Since 2004, Friedmann has filled the op-ed pages with biting criticism of Beinisch and almost every aspect of the judicial system that produced her. His appointment as justice minister represents Beinisch's worst nightmare come true. The late journalist Uri Dan once predicted that "those who don't want Ariel Sharon as defense minister will one day have him as prime minister." Today that line is paraphrased: "Those who did not want Chaim Ramon as justice minister will now have Daniel Friedmann."
From the point of view of the legal establishment – i.e., the unholy alliance of the Supreme Court, the Attorney General, States Attorney office, and the police – Friedmann's appointment, quipped Ha'aretz's Yossi Verter is comparable to Tommy Lapid being appointed head of the rabbinical courts or Tali Fahima (convicted of aiding and abetting Palestinian terrorists) to head the security services. MK Yossi Beilin is for once not far off when he says that Friedmann is not someone who has criticisms of the legal system, but rather some one who has "no faith whatsoever" in the system.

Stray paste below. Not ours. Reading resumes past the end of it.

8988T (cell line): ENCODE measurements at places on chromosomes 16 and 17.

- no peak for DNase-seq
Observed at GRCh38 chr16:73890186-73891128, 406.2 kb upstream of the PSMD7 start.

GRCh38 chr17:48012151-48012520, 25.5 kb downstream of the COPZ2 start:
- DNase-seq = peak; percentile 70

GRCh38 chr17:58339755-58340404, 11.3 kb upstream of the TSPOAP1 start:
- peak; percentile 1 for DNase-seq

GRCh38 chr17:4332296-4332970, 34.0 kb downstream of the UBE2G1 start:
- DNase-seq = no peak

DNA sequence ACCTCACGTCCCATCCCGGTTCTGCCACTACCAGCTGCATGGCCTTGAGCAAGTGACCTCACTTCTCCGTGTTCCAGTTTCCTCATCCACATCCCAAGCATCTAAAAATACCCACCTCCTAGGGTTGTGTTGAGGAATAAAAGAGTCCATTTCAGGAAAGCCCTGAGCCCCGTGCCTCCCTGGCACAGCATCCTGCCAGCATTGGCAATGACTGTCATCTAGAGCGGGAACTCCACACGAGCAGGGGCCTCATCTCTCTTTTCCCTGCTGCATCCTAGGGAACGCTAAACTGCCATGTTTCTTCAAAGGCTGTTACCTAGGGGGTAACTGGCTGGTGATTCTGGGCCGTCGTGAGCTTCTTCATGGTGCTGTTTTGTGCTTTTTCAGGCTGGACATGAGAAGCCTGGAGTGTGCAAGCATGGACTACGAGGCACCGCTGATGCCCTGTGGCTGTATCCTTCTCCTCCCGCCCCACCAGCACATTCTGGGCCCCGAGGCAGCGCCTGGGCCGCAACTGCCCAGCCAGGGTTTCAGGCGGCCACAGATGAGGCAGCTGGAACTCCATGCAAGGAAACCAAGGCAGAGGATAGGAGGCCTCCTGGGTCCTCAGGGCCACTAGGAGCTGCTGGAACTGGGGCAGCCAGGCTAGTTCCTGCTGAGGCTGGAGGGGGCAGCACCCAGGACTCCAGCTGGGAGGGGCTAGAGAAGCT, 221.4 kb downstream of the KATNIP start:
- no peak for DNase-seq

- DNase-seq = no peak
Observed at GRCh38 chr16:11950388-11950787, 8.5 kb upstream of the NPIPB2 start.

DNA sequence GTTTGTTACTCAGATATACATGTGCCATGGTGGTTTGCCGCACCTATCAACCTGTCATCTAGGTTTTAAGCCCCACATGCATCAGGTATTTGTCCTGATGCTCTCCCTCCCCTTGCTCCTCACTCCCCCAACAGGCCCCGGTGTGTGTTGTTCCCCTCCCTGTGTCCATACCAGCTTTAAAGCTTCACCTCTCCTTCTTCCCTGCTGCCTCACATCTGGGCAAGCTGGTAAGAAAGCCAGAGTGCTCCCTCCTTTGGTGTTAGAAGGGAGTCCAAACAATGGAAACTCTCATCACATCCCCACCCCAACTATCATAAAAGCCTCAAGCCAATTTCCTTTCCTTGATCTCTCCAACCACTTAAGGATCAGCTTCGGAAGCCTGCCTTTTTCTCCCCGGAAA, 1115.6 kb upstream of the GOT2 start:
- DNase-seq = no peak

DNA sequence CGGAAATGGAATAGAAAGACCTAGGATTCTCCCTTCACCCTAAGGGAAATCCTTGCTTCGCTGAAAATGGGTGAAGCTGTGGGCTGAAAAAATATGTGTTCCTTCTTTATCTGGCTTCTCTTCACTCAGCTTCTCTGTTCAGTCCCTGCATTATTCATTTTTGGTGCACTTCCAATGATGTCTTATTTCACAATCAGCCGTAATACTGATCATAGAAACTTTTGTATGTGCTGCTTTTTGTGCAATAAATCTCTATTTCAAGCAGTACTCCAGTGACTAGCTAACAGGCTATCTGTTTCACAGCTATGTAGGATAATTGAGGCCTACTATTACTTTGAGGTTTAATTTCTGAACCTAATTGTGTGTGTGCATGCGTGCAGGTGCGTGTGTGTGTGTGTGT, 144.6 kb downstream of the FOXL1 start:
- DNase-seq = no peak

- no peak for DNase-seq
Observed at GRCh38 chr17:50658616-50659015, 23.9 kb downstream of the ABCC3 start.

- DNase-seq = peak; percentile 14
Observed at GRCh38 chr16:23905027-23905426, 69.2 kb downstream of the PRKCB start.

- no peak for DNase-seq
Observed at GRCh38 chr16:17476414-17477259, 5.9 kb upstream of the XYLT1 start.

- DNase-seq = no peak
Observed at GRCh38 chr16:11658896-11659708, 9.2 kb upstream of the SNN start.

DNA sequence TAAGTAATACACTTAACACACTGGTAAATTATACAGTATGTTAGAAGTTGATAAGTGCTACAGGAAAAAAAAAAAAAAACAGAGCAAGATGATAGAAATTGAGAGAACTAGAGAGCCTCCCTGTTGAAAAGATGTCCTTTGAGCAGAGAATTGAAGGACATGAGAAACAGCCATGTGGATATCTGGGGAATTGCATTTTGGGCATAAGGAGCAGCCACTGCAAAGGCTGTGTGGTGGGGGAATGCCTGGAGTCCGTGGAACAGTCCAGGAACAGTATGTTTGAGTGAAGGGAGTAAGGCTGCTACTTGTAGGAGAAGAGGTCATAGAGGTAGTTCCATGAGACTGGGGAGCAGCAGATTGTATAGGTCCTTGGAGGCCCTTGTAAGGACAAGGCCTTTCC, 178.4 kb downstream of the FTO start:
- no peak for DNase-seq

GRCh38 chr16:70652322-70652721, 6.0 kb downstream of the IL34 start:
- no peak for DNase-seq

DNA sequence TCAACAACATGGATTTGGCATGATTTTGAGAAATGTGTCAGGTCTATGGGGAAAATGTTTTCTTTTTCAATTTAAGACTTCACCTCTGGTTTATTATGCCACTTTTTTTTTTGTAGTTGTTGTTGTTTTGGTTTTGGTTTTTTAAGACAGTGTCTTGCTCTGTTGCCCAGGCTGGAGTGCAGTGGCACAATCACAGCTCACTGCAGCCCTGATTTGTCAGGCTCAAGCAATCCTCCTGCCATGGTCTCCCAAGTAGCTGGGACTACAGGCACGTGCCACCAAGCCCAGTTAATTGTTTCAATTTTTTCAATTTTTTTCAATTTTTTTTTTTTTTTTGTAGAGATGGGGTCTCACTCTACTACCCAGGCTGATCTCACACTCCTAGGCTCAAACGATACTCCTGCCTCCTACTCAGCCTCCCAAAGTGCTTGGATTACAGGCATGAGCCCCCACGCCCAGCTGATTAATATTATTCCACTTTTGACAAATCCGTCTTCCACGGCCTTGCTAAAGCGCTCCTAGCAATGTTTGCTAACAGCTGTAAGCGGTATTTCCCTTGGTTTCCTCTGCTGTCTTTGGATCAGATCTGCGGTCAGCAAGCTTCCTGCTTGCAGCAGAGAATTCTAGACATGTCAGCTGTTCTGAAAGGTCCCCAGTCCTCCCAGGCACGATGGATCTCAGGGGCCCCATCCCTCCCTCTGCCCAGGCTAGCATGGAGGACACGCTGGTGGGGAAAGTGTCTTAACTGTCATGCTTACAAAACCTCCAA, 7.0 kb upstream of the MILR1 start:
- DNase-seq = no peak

Still the question must be asked: Why did Prime Minister Ehud Olmert appoint Friedmann? Olmert has never, in the past, been known as a critic of the Court. Olmert is known as a loyal friend, and Chaim Ramon has been a long time ally and played a key role in the formation of Kadima. According to one theory, the appointment of Friedmann was an act of revenge against the government legal system for its handling of Ramon's case. Probably more to the point are Olmert's own ongoing travails with the legal system, which include half a dozen current or potential criminal investigations. The prime minister may have wished to signal to the legal system that he is not without tools of his own to defend himself, or perhaps he just wanted to fire a preemptive shot across the bow.